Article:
Earlier this year I built a few garden boxes to use in our front and side yards. They were simple little projects, but they gave me something constructive to do for a few hours and a sense of satisfaction when I was ready to load them up with dirt. (I’ll leave the question of the success of the garden to another post, tentatively titled “The Failure of Fruitfulness and the Depths of Disappointment.”)
Building these boxes was a very different experience than the one I had a few years ago when I built another one. I didn’t have any kind of a workbench at the time and, as I recall it, my drill wasn’t working. Having someone sit on one 2-by-6 while you try to hand screw it to another one, which you’re holding with your free hand, is a humiliating experience. You find yourself complaining about incipient blisters and standing up to stretch between turns of the screw to mask the fact that your real fear is that your muscles are too weak to manage this job.
This year was different. I had bought one of those handy little Black & Decker Workmates and had picked up a new drill during a Covid-lockdown online shopping trip. Building the boxes was a breeze. I had the tools and spared myself some blisters.
We need tools. For almost every part of life, tools can smooth the path we’re planning to take.
Tools can be tricky, too. Using something as a tool means you think about it primarily for what it can do for you (unless you’re a Tim “the Tool Man” Taylor type, in which case you might find yourself staring at the tool for its own sake, forgetting that it does have a purpose). Some folks treat other people as if they are tools, seeing them as a means to get what they want. This is known as using people, and is not a recommended relational strategy.
To some Christians, the Bible is a tool—a tool for evangelism, perhaps, or (less charitably) a tool for putting other people in their place. In one sense the Bible is God’s tool—he speaks to us through the words of Scripture rather than through an audible voice.
I’m not sure what I think about considering the Bible to be a tool. It seems to forget the fact that for Christians we believe we hear God’s voice speaking to us when we read it, and I’d want to be cautious about seeing a conversation with God as a means to an end. But it can be (and has been) argued that the Bible contains tools within its pages. I think this is right. There are tools in the Bible. The particular tools I have in mind are the Psalms, which have been called by Eugene Peterson “tools for prayer,” especially in his book Answering God: The Psalms as Tools for Prayer. What does Peterson mean by saying that the Psalms are “tools for prayer”?
Much of the rest of the Bible comes to us as an authoritative word from God. Sometimes it’s the prophet who says, “Thus says the LORD.” Sometimes it’s a New Testament apostle writing a letter of counsel, with the assumption that these are God-directed words. Even in the story parts of the Bible, we often hear words (whether from Moses in the Old Testament or Jesus in the Gospels) that come to us more or less directly from heaven with the authority of God behind them.
The Psalms are a bit different. Almost alone in the Bible, they give us an extended collection of human words to God. The Psalms sometimes reflect about God in the third person, as a speaker rallies the people to remember God’s deeds, for example. But often the Psalms are words that are addressed to God: they are prayers.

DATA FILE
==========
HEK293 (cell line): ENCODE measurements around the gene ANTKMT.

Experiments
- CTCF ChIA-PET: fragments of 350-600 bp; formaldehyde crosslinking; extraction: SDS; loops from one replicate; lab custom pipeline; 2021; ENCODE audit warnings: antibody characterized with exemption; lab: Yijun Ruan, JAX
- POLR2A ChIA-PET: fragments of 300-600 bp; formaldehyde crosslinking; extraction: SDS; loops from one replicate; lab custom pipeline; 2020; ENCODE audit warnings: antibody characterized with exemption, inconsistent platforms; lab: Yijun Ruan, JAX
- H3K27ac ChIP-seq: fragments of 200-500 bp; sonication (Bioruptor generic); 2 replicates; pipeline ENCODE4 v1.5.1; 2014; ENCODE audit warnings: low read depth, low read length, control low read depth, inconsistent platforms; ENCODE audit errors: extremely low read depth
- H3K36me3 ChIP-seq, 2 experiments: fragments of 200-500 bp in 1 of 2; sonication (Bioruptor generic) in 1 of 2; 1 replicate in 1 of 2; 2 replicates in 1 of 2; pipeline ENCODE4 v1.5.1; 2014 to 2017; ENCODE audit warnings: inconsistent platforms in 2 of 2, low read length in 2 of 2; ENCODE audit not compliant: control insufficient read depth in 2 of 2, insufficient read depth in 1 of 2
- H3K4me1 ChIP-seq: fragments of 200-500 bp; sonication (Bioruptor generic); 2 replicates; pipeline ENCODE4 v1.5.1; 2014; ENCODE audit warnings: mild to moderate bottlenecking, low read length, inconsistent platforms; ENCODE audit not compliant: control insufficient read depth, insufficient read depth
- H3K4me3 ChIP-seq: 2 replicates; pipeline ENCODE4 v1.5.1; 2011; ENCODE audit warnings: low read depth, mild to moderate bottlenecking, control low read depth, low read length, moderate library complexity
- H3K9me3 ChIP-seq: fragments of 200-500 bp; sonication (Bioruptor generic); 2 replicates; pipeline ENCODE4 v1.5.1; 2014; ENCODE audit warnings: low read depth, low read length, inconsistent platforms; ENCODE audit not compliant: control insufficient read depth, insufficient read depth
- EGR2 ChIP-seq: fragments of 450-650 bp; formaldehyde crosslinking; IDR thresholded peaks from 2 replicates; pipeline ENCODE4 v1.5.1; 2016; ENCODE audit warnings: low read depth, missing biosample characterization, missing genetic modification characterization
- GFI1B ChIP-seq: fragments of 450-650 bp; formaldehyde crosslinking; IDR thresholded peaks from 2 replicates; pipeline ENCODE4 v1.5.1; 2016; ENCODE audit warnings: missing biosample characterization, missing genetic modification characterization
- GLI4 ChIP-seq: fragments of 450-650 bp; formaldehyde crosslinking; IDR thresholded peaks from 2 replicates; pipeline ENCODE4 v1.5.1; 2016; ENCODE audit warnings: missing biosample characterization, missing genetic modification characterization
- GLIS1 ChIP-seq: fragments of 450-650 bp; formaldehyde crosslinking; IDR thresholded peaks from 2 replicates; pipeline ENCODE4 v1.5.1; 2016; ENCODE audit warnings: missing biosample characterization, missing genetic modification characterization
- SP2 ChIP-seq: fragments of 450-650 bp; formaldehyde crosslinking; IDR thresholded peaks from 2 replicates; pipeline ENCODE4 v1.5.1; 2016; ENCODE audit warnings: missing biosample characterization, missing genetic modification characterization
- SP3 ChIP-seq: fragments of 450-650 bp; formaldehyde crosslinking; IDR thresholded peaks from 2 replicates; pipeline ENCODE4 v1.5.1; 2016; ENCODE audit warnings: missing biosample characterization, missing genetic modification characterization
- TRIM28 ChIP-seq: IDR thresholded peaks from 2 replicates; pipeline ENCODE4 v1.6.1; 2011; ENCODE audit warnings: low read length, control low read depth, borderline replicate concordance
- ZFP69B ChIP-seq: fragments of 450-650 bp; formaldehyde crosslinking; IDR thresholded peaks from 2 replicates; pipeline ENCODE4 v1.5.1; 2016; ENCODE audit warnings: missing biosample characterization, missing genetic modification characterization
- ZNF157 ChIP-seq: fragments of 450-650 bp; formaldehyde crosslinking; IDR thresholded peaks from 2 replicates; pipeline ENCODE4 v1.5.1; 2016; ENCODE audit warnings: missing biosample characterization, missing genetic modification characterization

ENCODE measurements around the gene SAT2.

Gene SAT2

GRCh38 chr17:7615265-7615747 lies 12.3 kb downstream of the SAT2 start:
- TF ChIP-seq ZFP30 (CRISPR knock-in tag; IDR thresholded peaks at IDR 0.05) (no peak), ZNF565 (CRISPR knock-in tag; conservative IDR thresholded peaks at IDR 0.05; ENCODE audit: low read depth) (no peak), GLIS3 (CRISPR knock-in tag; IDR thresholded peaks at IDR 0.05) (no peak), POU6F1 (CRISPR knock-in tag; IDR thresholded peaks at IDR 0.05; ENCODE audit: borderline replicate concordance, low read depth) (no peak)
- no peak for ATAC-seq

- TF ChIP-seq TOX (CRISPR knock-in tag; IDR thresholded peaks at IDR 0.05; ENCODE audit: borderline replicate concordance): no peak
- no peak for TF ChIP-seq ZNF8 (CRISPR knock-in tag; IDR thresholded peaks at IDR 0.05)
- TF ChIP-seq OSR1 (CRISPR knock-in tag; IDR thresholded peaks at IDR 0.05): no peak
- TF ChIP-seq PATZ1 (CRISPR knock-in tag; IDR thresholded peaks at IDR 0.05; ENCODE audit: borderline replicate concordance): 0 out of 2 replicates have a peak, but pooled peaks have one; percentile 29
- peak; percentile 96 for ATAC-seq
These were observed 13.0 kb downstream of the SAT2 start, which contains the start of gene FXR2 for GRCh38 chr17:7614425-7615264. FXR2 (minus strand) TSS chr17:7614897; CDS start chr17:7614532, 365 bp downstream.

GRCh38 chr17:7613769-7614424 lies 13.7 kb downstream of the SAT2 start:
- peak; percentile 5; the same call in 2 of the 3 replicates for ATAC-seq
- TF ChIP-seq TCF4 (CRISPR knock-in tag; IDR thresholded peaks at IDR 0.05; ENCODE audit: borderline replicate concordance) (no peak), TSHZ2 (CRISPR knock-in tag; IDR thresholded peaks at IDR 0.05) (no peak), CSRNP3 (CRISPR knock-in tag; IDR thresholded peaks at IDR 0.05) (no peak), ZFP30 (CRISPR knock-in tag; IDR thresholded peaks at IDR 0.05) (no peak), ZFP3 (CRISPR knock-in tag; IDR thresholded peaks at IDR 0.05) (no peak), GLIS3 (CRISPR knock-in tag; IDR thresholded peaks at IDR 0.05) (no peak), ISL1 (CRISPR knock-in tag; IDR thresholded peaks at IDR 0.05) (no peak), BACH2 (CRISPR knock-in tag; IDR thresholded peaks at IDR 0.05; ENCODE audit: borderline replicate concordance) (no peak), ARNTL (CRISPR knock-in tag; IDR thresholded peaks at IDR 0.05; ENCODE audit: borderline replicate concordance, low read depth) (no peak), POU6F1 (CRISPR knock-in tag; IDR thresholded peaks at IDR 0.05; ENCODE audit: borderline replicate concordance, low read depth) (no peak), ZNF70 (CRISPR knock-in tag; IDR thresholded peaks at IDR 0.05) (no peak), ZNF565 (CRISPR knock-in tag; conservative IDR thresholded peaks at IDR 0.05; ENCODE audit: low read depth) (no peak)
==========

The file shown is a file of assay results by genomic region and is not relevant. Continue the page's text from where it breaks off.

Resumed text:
Peterson introduced me to an old practice, one that has been practiced by Christians for close to our whole two thousand years of history. That practice is to systematically go through the Psalms—in order, just as they come, with all their randomness—day after day, week after week, months after month, and “pray” them. The Anglican Book of Common Prayer organizes the Psalms on a thirty day schedule, split up between Morning and Evening Prayer. Saint Benedict came up with a scheme in his rule for praying the Psalms through every week (yes, all of them–every week!). Some present-day monastic orders can vary between two-week and four-week cycles of Psalms-praying.
As an evangelical, all of this was news to me. I was used to reading the Bible for information, or perhaps for comfort and encouragement, and my prayers were something separate from that reading. But over the years, even though I haven’t always stuck with a strict discipline (herein, friends, lies one difference between me and the monks!), the Psalms have become a basic part of my praying. Sometimes this practice doesn’t feel like prayer, at least not if we are thinking of prayer only as the presentation of a list of requests or a visit with a friend at the end of the day. But I’ve learned a lot about prayer by praying the Psalms. They have been tools for speaking to God in ways in which I wouldn’t have otherwise spoken.
I invite you to the practice of using the Psalms as a special part of the Bible. Start to use the Psalms as tools for prayer (one a day, a few a day, whatever), and see if you don’t find yourself becoming thankful for the gift God has given us of human words addressing him. We believe the promise that the Holy Spirit prays for us when we don’t have the words for what we’re feeling (Romans 8:26). How hard is it to imagine that the same Spirit (whose work is behind all of the Scriptures) would have given us written words to help us pray when we don’t have the words for ourselves, or when our words have gotten into a rut, as they often do?
Over the next few posts, I’ll share some reflections on specific Psalms as tools for prayer.